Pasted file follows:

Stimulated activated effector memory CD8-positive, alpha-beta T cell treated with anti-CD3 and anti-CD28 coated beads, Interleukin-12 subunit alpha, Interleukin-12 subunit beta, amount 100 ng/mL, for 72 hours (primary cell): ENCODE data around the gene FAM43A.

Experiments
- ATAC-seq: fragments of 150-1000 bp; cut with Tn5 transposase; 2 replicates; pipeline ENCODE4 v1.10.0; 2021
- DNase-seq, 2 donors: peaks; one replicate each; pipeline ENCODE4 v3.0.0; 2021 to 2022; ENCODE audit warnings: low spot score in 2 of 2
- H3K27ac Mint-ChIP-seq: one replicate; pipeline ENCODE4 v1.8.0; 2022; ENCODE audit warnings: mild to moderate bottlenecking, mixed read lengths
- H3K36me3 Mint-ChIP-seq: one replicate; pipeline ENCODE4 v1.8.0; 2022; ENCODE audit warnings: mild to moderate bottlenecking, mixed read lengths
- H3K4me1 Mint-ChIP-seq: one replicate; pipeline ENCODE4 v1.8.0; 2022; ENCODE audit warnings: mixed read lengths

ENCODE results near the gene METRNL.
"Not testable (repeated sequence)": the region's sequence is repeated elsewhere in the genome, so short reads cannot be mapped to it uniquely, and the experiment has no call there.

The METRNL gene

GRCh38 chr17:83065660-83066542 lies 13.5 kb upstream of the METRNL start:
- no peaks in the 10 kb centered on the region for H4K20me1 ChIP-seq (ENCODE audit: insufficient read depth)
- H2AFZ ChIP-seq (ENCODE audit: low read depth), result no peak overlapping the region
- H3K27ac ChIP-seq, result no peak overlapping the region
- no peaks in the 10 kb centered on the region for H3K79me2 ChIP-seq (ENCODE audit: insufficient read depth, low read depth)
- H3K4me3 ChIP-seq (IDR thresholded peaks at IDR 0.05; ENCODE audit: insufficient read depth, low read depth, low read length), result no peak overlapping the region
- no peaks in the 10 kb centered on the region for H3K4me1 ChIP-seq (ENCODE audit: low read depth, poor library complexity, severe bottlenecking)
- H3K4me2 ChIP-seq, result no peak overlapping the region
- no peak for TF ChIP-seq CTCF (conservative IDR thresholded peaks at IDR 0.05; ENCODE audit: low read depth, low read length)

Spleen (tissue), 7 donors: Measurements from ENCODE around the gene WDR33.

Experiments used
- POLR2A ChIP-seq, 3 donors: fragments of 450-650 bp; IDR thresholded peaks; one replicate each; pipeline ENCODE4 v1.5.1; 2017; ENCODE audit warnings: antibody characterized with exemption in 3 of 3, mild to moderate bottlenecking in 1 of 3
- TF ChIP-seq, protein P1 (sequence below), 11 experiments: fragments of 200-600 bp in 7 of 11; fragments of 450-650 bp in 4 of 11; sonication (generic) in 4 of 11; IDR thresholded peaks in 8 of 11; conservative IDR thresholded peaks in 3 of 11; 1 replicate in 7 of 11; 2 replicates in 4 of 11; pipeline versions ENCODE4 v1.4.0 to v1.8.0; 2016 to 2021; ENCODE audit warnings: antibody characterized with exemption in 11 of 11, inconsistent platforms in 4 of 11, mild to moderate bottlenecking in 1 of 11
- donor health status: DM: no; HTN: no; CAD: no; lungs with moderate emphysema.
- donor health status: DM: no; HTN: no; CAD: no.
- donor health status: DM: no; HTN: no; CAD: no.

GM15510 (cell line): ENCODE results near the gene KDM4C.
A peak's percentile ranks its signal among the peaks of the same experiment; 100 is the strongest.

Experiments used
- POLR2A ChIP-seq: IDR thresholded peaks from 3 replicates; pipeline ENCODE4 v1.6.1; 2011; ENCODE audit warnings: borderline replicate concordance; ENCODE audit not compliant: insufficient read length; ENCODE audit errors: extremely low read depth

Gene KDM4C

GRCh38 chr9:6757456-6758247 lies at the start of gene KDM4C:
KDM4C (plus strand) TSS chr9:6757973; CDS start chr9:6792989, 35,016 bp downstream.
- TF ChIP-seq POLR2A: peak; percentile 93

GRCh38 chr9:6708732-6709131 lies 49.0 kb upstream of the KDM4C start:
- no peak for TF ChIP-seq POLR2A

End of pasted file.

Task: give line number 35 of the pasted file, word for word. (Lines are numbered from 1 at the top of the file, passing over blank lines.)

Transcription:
GRCh38 chr9:6708732-6709131 lies 49.0 kb upstream of the KDM4C start: